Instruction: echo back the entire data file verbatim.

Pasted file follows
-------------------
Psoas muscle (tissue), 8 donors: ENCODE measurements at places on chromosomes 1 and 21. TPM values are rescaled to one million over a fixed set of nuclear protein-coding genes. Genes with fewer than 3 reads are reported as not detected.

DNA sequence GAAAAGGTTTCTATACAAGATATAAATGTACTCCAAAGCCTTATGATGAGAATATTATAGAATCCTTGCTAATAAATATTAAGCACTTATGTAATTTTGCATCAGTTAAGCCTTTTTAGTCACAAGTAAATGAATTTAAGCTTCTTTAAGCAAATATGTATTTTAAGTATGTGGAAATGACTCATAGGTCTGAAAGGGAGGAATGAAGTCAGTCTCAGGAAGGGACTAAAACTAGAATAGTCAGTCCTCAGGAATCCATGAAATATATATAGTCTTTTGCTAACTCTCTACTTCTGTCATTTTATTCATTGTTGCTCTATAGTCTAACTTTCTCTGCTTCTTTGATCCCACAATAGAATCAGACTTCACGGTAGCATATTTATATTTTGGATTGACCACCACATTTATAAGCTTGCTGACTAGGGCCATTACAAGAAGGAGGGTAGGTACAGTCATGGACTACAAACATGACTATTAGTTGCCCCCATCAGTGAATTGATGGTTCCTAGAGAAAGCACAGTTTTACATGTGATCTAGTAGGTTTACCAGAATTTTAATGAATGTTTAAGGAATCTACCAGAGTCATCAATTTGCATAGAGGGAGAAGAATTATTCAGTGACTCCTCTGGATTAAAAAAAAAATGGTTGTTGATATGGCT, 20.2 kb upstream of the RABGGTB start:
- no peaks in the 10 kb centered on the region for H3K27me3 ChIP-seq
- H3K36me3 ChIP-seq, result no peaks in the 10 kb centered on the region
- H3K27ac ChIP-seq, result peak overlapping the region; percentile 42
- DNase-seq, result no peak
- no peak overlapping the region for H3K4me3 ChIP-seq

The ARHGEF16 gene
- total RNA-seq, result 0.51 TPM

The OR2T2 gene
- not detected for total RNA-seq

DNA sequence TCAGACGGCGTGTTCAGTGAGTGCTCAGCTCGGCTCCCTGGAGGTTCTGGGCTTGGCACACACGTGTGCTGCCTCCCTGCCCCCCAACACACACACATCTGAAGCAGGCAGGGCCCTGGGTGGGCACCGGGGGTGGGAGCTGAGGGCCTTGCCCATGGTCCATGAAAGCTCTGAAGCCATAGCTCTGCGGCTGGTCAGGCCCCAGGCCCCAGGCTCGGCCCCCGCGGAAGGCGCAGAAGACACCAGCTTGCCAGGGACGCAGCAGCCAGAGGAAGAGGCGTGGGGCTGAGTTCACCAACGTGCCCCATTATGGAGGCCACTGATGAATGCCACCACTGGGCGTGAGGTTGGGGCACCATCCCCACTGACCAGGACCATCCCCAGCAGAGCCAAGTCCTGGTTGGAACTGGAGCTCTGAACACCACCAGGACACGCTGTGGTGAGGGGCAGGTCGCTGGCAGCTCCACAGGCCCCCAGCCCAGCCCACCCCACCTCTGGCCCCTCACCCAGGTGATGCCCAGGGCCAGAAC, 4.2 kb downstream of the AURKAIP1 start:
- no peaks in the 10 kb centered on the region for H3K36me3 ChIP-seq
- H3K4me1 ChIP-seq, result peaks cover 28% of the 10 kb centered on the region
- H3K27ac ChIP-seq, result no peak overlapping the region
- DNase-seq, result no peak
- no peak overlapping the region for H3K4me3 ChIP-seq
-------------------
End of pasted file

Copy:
Psoas muscle (tissue), 8 donors: ENCODE measurements at places on chromosomes 1 and 21. TPM values are rescaled to one million over a fixed set of nuclear protein-coding genes. Genes with fewer than 3 reads are reported as not detected.

DNA sequence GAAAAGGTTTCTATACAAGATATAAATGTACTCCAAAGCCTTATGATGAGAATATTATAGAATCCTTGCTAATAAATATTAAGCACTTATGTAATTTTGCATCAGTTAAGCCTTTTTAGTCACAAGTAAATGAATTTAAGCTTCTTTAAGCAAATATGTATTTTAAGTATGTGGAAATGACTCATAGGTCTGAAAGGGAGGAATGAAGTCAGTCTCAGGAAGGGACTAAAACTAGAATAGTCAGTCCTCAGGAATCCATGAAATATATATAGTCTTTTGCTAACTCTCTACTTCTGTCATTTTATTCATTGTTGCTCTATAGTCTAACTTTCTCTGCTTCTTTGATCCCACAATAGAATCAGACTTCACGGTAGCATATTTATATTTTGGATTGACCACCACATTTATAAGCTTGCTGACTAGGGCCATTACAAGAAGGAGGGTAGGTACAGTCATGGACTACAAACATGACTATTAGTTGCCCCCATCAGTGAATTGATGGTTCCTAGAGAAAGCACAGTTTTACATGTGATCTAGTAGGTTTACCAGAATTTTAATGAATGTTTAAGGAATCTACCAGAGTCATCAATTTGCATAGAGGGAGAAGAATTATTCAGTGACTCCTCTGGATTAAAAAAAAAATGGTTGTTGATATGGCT, 20.2 kb upstream of the RABGGTB start:
- no peaks in the 10 kb centered on the region for H3K27me3 ChIP-seq
- H3K36me3 ChIP-seq, result no peaks in the 10 kb centered on the region
- H3K27ac ChIP-seq, result peak overlapping the region; percentile 42
- DNase-seq, result no peak
- no peak overlapping the region for H3K4me3 ChIP-seq

The ARHGEF16 gene
- total RNA-seq, result 0.51 TPM

The OR2T2 gene
- not detected for total RNA-seq

DNA sequence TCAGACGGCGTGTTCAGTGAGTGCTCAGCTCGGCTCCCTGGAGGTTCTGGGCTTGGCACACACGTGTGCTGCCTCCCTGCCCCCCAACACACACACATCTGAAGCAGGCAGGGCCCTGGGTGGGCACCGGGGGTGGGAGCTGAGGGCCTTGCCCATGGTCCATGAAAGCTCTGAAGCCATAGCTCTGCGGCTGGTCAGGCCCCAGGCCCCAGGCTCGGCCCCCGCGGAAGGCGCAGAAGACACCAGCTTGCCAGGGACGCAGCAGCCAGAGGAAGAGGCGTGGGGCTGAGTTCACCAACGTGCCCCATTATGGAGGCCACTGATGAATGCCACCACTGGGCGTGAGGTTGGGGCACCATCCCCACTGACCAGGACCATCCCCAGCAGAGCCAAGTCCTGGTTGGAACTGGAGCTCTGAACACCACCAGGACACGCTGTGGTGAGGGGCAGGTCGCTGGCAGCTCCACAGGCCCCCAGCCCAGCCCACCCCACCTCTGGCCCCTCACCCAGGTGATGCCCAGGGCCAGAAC, 4.2 kb downstream of the AURKAIP1 start:
- no peaks in the 10 kb centered on the region for H3K36me3 ChIP-seq
- H3K4me1 ChIP-seq, result peaks cover 28% of the 10 kb centered on the region
- H3K27ac ChIP-seq, result no peak overlapping the region
- DNase-seq, result no peak
- no peak overlapping the region for H3K4me3 ChIP-seq